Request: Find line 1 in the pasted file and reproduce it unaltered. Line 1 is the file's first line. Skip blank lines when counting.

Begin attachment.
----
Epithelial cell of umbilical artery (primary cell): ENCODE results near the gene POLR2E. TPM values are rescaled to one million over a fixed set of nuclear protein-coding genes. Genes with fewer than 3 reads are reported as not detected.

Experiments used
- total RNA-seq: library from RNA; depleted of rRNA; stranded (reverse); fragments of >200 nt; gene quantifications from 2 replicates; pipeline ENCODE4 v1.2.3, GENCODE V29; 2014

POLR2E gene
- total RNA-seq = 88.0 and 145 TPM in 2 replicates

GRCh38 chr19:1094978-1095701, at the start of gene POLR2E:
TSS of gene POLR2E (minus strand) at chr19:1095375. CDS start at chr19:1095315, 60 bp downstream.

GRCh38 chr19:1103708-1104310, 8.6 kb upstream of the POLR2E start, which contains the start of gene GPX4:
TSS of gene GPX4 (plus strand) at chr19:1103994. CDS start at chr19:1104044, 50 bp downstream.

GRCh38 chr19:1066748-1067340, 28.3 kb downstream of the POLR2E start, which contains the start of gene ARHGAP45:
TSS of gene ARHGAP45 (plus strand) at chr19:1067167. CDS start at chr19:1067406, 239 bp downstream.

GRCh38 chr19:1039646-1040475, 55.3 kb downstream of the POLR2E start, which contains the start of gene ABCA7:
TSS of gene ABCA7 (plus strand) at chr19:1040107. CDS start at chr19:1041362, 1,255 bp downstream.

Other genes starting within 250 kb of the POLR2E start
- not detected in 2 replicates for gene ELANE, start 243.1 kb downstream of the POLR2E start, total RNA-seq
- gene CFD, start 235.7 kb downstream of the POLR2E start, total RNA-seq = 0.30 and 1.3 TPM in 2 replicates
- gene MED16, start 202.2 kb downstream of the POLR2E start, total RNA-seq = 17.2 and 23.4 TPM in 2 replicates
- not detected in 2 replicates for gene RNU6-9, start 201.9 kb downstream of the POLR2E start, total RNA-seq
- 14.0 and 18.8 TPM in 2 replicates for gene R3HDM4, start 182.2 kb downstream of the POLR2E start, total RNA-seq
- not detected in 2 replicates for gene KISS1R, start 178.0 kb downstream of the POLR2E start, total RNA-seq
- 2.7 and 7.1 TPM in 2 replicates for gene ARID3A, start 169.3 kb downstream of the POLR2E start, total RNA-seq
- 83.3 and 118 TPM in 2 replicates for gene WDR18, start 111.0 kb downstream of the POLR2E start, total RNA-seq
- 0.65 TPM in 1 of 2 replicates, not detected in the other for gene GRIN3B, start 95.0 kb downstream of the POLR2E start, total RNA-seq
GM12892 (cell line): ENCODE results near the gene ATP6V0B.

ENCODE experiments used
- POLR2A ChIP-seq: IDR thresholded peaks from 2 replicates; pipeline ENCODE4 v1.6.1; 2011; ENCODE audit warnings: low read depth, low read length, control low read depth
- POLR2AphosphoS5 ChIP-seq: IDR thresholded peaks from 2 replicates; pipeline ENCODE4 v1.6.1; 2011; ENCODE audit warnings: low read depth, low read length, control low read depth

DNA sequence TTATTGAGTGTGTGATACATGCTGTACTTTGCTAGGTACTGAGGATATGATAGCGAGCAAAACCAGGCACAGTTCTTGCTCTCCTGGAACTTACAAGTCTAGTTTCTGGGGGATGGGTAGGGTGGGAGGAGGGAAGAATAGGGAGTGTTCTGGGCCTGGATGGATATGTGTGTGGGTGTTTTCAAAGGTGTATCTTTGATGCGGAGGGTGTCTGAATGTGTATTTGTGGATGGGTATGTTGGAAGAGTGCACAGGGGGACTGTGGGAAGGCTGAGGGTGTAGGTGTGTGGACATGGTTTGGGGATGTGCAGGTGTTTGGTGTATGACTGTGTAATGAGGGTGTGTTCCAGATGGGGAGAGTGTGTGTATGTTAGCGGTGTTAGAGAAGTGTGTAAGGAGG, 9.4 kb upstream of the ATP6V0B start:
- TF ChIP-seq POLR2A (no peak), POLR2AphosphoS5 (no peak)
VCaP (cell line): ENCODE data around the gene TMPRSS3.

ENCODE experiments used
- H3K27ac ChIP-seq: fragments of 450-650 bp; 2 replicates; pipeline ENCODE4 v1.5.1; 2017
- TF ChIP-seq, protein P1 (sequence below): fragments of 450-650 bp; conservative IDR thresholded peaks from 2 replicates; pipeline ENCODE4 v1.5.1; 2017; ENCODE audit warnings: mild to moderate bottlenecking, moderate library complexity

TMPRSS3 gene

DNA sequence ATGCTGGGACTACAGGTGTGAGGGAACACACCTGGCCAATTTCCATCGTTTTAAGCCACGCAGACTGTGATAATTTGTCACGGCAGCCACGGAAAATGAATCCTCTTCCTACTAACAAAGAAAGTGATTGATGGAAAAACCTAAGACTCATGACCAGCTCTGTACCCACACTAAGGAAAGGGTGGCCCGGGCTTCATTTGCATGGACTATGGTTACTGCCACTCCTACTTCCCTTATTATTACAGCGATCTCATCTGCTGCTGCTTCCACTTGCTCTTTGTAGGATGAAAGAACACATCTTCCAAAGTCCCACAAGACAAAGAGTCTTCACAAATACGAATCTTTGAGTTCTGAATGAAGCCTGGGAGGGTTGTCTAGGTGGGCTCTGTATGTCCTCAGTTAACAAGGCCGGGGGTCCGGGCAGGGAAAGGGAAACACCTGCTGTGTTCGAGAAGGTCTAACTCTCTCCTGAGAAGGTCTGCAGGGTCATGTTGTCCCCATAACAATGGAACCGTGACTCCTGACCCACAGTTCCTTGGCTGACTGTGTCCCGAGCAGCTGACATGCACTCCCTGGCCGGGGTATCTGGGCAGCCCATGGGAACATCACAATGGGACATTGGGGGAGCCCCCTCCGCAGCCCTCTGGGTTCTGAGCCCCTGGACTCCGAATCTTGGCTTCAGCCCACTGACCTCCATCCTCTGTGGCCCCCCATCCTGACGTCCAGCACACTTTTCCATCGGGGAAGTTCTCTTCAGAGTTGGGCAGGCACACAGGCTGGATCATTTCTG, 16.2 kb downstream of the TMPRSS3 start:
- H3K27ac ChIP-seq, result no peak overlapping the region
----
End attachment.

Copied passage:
Epithelial cell of umbilical artery (primary cell): ENCODE results near the gene POLR2E. TPM values are rescaled to one million over a fixed set of nuclear protein-coding genes. Genes with fewer than 3 reads are reported as not detected.